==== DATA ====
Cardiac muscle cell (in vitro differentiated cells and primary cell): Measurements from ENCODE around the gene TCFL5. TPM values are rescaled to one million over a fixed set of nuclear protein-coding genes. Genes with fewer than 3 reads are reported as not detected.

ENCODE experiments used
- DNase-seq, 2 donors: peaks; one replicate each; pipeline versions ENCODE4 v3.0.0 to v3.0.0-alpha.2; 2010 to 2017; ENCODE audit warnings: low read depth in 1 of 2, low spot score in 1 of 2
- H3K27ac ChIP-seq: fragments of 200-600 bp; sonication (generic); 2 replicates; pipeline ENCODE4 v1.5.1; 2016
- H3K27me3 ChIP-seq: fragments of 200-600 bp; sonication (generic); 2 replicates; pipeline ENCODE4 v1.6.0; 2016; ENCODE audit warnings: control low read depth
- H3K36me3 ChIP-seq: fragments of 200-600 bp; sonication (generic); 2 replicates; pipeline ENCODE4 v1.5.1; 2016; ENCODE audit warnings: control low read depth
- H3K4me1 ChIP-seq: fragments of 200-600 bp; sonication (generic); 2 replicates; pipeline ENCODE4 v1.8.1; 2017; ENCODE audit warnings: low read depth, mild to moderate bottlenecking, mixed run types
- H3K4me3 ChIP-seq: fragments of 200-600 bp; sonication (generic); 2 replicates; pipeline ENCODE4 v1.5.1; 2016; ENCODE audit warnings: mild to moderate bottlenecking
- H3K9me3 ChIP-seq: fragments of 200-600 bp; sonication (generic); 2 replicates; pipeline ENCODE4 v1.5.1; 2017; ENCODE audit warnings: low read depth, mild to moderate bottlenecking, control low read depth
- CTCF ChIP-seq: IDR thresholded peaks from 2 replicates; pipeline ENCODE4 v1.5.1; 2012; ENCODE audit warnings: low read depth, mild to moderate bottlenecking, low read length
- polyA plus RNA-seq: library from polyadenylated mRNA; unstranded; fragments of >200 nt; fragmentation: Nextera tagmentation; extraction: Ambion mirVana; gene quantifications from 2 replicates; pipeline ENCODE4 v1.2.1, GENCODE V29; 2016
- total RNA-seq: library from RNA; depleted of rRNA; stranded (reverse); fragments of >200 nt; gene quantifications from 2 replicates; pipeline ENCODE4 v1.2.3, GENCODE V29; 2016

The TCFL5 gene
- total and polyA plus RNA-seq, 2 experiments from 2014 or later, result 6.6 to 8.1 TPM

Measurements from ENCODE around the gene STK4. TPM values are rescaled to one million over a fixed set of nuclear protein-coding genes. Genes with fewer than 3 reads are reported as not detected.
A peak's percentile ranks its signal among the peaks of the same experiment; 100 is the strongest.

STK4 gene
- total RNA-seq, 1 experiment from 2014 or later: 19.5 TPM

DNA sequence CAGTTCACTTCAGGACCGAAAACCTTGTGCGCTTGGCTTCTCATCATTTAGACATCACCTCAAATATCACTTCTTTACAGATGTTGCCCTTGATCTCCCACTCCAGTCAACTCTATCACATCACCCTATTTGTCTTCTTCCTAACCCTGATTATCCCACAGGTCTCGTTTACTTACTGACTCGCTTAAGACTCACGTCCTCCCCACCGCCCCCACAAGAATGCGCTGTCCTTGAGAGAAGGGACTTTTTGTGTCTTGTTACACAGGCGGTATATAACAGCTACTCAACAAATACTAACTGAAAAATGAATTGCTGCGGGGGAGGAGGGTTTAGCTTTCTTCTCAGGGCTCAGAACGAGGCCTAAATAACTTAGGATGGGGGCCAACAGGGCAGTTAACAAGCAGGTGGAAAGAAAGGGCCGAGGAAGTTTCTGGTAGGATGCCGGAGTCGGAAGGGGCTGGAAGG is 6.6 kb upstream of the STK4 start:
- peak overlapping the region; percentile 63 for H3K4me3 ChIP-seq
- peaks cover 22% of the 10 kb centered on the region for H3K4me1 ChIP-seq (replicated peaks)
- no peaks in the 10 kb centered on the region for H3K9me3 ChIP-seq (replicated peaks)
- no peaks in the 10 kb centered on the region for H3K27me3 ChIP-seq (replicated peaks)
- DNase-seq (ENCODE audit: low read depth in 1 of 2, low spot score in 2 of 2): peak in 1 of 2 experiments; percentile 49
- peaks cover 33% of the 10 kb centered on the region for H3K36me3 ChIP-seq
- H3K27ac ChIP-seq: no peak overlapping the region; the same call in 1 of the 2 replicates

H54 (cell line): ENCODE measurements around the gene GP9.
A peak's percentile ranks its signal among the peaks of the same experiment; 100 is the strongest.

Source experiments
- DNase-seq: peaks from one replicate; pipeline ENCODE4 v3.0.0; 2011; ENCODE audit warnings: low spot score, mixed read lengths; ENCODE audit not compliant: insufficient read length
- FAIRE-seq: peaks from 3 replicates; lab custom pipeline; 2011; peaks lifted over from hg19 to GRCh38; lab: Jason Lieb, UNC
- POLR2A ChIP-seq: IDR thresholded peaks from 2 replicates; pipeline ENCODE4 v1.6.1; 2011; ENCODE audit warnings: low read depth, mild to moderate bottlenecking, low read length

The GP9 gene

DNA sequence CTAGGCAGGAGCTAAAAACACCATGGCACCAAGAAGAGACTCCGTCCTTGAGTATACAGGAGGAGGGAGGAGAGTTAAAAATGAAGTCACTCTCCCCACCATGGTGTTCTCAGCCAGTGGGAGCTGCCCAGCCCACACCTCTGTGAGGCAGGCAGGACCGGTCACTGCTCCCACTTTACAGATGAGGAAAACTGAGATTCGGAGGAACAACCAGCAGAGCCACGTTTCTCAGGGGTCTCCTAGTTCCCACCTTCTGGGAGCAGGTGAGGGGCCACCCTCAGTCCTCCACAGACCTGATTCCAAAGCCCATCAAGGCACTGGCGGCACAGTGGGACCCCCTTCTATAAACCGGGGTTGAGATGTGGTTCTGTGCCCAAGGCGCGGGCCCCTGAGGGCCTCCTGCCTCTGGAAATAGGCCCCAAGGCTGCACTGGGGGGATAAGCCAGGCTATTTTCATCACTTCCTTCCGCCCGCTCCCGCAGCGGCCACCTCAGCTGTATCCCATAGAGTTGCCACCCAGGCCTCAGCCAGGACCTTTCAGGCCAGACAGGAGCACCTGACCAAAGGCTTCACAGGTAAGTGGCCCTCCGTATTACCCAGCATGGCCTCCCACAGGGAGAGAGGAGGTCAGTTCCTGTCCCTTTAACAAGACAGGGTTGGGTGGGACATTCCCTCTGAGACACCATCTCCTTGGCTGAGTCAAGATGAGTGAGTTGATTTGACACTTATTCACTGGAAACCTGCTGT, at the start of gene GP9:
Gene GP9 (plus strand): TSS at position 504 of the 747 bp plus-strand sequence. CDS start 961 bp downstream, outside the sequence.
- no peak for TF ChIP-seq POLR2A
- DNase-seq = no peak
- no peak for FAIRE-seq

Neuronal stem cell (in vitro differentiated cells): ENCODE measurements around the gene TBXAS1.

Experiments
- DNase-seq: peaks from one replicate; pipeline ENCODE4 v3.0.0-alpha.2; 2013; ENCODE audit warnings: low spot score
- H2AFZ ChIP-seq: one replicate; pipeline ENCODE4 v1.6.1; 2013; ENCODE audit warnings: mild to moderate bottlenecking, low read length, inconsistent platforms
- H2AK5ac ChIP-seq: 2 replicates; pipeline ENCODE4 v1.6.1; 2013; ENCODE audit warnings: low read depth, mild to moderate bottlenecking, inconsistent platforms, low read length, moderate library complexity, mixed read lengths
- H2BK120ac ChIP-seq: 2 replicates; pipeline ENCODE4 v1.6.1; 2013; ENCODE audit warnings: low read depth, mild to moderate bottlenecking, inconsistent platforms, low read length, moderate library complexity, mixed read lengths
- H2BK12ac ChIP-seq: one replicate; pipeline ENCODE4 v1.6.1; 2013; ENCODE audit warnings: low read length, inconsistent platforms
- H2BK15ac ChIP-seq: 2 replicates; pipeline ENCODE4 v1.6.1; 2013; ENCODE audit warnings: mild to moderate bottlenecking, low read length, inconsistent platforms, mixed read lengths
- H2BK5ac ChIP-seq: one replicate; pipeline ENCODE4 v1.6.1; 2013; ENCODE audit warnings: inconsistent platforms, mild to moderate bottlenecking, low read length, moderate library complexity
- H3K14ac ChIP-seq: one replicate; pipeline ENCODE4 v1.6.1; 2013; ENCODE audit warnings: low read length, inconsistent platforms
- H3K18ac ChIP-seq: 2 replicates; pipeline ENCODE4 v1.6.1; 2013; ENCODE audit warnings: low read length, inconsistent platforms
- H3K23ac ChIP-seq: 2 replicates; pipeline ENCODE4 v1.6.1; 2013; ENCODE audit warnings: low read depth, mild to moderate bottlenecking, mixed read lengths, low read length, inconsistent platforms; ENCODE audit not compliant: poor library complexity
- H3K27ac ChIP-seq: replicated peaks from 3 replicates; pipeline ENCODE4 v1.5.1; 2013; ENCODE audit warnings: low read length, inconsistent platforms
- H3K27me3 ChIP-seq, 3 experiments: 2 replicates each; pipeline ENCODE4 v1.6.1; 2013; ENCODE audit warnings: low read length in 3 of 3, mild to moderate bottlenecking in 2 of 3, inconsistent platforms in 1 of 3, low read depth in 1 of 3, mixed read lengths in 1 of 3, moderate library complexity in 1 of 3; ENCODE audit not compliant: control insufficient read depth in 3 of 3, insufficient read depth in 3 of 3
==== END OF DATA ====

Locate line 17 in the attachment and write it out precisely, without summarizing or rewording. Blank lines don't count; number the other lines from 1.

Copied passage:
STK4 gene